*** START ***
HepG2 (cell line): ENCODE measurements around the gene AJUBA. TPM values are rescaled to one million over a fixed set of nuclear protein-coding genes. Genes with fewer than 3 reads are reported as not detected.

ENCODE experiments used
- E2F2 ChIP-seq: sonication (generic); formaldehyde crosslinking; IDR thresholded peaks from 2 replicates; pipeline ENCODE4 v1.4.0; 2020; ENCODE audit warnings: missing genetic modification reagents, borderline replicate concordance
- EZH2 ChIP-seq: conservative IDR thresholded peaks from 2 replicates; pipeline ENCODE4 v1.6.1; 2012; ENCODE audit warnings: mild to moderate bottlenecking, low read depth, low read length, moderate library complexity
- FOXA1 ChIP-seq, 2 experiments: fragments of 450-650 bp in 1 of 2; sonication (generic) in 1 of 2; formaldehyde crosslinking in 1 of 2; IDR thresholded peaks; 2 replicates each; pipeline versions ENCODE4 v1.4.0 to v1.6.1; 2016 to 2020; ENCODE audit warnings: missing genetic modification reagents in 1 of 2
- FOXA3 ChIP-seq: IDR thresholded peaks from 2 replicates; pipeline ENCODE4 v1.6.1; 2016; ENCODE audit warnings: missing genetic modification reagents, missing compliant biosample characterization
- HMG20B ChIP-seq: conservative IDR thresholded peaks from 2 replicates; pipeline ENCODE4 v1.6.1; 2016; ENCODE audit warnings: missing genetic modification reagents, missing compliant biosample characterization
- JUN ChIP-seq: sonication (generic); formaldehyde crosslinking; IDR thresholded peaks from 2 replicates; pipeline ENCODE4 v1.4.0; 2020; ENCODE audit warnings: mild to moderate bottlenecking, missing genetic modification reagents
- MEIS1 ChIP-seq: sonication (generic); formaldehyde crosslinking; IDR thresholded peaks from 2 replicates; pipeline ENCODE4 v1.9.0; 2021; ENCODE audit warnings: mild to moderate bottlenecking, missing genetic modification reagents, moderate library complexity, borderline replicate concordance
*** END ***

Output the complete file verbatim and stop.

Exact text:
HepG2 (cell line): ENCODE measurements around the gene AJUBA. TPM values are rescaled to one million over a fixed set of nuclear protein-coding genes. Genes with fewer than 3 reads are reported as not detected.

ENCODE experiments used
- E2F2 ChIP-seq: sonication (generic); formaldehyde crosslinking; IDR thresholded peaks from 2 replicates; pipeline ENCODE4 v1.4.0; 2020; ENCODE audit warnings: missing genetic modification reagents, borderline replicate concordance
- EZH2 ChIP-seq: conservative IDR thresholded peaks from 2 replicates; pipeline ENCODE4 v1.6.1; 2012; ENCODE audit warnings: mild to moderate bottlenecking, low read depth, low read length, moderate library complexity
- FOXA1 ChIP-seq, 2 experiments: fragments of 450-650 bp in 1 of 2; sonication (generic) in 1 of 2; formaldehyde crosslinking in 1 of 2; IDR thresholded peaks; 2 replicates each; pipeline versions ENCODE4 v1.4.0 to v1.6.1; 2016 to 2020; ENCODE audit warnings: missing genetic modification reagents in 1 of 2
- FOXA3 ChIP-seq: IDR thresholded peaks from 2 replicates; pipeline ENCODE4 v1.6.1; 2016; ENCODE audit warnings: missing genetic modification reagents, missing compliant biosample characterization
- HMG20B ChIP-seq: conservative IDR thresholded peaks from 2 replicates; pipeline ENCODE4 v1.6.1; 2016; ENCODE audit warnings: missing genetic modification reagents, missing compliant biosample characterization
- JUN ChIP-seq: sonication (generic); formaldehyde crosslinking; IDR thresholded peaks from 2 replicates; pipeline ENCODE4 v1.4.0; 2020; ENCODE audit warnings: mild to moderate bottlenecking, missing genetic modification reagents
- MEIS1 ChIP-seq: sonication (generic); formaldehyde crosslinking; IDR thresholded peaks from 2 replicates; pipeline ENCODE4 v1.9.0; 2021; ENCODE audit warnings: mild to moderate bottlenecking, missing genetic modification reagents, moderate library complexity, borderline replicate concordance